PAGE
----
Worthing boys’ school can turn coeducational from next year
A boys-only schools in Worthing has been given the go-ahead to turn coeducational from next September.
According to West Sussex County Council demand for places at single-sex boys’ schools in the county has been declining in recent years, evidenced by a falling number of families applying for boys’ schools as first preferences.
As a result Horsham’s Forest School and St Andrew’s CE High School for Boys in Worthing have been looking at becoming coeducational and accepting girls from September 2021.
A consultation was held in June and Nigel Jupp, the county council’s cabinet member for education and skills has supported the changes at both secondary schools.
A statement from St Andrew’s said: “The Governors of St Andrew’s CE High School are delighted to announce that the cabinet member for education and skills has approved the application for a change of status to allow the school community to welcome girls from September 2021.
“They are excited for this new phase in the future of St Andrew’s and new headteacher, Mia Lowney, is eager to continue further development of improvements seen in the last two years, embracing the opportunities that this presents to the school and wider Worthing community.”
Mr Jupp said: “I would like to thank everyone who took part in the public consultation and helped me make an informed decision. This positive change would give a greater choice to female pupils in both Worthing and Horsham when they decide where they want to go to secondary school.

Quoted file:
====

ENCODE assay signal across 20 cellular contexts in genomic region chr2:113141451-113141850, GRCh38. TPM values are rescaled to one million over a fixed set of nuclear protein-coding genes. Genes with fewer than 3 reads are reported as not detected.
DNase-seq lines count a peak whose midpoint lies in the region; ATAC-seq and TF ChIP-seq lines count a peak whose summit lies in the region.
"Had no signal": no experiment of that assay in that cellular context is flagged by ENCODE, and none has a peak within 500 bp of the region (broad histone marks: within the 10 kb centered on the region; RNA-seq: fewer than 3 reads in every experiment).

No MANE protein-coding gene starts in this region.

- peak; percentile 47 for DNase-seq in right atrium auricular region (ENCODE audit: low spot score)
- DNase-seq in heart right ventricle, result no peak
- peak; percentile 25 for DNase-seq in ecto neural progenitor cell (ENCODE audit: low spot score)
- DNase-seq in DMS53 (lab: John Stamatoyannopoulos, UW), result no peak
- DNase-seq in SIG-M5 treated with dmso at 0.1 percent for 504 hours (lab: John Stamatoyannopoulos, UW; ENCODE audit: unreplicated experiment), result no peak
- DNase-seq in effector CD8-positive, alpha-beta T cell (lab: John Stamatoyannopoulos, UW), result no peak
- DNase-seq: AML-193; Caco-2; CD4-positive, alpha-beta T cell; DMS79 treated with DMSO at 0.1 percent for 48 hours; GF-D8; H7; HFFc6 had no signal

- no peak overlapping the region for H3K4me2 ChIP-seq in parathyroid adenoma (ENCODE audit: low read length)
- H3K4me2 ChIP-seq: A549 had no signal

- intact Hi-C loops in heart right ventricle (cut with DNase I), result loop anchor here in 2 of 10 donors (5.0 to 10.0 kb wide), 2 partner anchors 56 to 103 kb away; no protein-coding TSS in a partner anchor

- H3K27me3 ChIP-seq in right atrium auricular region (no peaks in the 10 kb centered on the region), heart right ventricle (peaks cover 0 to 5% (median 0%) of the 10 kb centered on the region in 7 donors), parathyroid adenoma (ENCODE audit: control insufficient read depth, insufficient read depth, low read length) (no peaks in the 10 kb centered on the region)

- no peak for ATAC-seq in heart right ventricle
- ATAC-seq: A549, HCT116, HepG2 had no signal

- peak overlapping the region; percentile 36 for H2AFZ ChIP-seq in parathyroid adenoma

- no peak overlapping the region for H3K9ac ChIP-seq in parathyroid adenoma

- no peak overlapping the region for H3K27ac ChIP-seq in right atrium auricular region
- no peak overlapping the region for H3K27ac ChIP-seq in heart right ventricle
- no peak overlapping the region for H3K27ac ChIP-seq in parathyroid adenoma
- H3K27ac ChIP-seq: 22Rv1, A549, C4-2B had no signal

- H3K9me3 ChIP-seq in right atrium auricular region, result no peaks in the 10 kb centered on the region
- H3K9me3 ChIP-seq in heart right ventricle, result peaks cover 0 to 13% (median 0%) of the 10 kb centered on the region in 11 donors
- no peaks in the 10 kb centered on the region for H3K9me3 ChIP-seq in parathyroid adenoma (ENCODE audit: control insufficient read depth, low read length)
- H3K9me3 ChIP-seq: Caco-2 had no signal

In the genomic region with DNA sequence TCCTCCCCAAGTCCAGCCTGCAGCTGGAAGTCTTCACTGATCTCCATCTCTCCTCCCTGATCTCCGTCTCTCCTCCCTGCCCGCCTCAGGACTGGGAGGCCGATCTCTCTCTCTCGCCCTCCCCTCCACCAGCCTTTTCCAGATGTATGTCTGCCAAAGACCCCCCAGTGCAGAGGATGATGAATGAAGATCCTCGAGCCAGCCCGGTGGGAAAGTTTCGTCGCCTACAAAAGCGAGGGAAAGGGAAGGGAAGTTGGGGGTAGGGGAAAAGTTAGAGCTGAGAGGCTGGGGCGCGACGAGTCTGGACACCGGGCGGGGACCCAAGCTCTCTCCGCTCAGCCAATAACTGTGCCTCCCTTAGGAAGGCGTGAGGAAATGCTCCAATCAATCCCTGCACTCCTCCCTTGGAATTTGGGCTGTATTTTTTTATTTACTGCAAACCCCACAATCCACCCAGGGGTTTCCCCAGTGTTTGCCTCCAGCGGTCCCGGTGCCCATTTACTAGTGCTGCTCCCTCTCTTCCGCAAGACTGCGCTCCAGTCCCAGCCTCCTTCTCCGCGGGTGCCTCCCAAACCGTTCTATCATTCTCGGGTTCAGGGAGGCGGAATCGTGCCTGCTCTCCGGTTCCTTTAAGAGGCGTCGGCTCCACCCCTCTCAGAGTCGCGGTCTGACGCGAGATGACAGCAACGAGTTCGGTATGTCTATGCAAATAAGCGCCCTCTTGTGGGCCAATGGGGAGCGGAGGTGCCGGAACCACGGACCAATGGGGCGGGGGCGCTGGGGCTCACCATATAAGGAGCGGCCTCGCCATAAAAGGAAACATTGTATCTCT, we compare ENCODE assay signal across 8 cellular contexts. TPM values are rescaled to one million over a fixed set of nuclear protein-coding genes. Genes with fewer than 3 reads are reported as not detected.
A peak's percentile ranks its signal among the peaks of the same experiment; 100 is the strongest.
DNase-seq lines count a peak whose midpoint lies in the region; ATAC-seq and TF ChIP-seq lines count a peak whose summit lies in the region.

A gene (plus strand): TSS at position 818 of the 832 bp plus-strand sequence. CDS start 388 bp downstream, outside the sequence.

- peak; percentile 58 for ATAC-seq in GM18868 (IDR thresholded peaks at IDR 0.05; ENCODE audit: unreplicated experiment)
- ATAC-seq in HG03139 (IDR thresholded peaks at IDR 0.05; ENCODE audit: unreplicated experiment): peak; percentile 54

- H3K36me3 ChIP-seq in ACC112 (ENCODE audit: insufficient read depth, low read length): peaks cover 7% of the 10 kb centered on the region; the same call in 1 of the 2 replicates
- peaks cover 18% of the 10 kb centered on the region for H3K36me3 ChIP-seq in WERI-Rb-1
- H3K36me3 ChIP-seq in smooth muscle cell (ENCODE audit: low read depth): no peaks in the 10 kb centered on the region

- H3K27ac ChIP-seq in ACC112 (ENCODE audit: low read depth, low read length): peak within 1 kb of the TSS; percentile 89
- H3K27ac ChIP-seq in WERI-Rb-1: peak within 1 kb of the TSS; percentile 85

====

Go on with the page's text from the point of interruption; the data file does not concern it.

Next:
“The Forest School and St Andrew’s becoming coeducational fits into our school effectiveness strategy’s aims to achieve high performing and financially sustainable schools in West Sussex that benefit the children and communities for years to come.”
This would mean each new Year 7 group would be coeducational, with no changes proposed to existing year groups already on the roll.
There are no changes proposed at either Horsham’s Millais School or Davison CE High School for Girls in Worthing.
According to an officers’ report: “Whilst there is mixed evidence about the progress of boys in single-sex schools compared to co-educational schools, the teaching professionals and governing bodies in both schools recognise many benefits of the schools becoming co-educational and see this as an opportunity to further improve provision and to drive standards higher.
“The two boys’ schools are the only ones remaining in West Sussex as Chichester High School for Boys and Chichester High School for Girls merged several years ago to create a coeducational school due to the limited popularity of the single-sex boys’ school.”
A total of 611 responses were received in response to the consultation for St Andrew’s.
Of these 53 per cent in support, 39 per cent against and eight per cent uncertain.
Those in favour mentioned the educational outcome for boys improving if girls were admitted, while some thought single-sex schools were seen as ‘outdated’.
Respondents against suggested discipline is more beneficial to male pupils in a single-sex school, such schools provide an education specific to boys and what interests them most and that proposals would not be fair unless the girls’ schools also become coeducational.
A four-week period of representation will now take place.
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